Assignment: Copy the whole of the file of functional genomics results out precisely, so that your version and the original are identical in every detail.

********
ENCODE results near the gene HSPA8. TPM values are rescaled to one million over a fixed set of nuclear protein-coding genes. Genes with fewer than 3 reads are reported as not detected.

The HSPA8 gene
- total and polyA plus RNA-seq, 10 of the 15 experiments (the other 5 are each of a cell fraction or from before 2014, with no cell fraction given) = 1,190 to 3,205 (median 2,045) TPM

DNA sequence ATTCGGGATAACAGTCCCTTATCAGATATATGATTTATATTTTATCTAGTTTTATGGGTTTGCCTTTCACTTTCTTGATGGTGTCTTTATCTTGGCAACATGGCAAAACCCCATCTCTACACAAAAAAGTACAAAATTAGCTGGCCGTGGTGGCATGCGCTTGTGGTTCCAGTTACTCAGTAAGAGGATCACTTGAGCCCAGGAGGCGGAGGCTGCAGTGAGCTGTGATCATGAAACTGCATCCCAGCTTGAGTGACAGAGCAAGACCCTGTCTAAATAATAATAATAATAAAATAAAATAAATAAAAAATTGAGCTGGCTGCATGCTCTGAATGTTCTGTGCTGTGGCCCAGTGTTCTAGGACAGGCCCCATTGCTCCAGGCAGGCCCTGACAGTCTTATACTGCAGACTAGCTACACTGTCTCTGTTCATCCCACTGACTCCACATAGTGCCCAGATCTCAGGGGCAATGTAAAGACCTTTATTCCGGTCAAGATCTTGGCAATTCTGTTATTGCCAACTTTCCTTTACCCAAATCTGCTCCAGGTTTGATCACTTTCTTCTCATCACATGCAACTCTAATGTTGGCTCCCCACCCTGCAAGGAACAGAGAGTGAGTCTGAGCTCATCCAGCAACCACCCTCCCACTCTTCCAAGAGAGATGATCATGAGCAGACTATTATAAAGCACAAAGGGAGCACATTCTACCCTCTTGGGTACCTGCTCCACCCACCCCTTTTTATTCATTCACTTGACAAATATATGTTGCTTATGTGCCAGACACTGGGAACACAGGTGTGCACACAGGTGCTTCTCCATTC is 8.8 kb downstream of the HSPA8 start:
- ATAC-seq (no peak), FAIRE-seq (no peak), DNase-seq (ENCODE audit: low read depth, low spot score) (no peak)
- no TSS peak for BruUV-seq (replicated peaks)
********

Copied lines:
ENCODE results near the gene HSPA8. TPM values are rescaled to one million over a fixed set of nuclear protein-coding genes. Genes with fewer than 3 reads are reported as not detected.

The HSPA8 gene
- total and polyA plus RNA-seq, 10 of the 15 experiments (the other 5 are each of a cell fraction or from before 2014, with no cell fraction given) = 1,190 to 3,205 (median 2,045) TPM

DNA sequence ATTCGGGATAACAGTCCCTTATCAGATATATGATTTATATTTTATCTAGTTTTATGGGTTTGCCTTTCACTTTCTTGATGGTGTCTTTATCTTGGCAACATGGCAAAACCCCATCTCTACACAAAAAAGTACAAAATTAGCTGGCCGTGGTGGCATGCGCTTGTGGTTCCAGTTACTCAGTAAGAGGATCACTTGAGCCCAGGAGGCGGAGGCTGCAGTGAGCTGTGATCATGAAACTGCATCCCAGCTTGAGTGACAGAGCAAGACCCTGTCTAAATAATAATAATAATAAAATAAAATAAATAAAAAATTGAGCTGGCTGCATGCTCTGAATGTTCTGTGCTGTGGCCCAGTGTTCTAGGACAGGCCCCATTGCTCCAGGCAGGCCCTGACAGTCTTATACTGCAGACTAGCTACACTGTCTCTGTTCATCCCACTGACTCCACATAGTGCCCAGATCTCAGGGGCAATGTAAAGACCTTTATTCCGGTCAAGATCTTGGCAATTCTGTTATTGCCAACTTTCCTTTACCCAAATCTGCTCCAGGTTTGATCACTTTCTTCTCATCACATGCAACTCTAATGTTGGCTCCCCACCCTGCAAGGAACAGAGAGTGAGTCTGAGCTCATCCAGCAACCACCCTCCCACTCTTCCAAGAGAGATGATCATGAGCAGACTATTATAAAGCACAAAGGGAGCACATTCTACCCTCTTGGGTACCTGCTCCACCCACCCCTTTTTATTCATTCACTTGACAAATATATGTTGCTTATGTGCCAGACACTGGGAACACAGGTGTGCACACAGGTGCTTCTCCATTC is 8.8 kb downstream of the HSPA8 start:
- ATAC-seq (no peak), FAIRE-seq (no peak), DNase-seq (ENCODE audit: low read depth, low spot score) (no peak)
- no TSS peak for BruUV-seq (replicated peaks)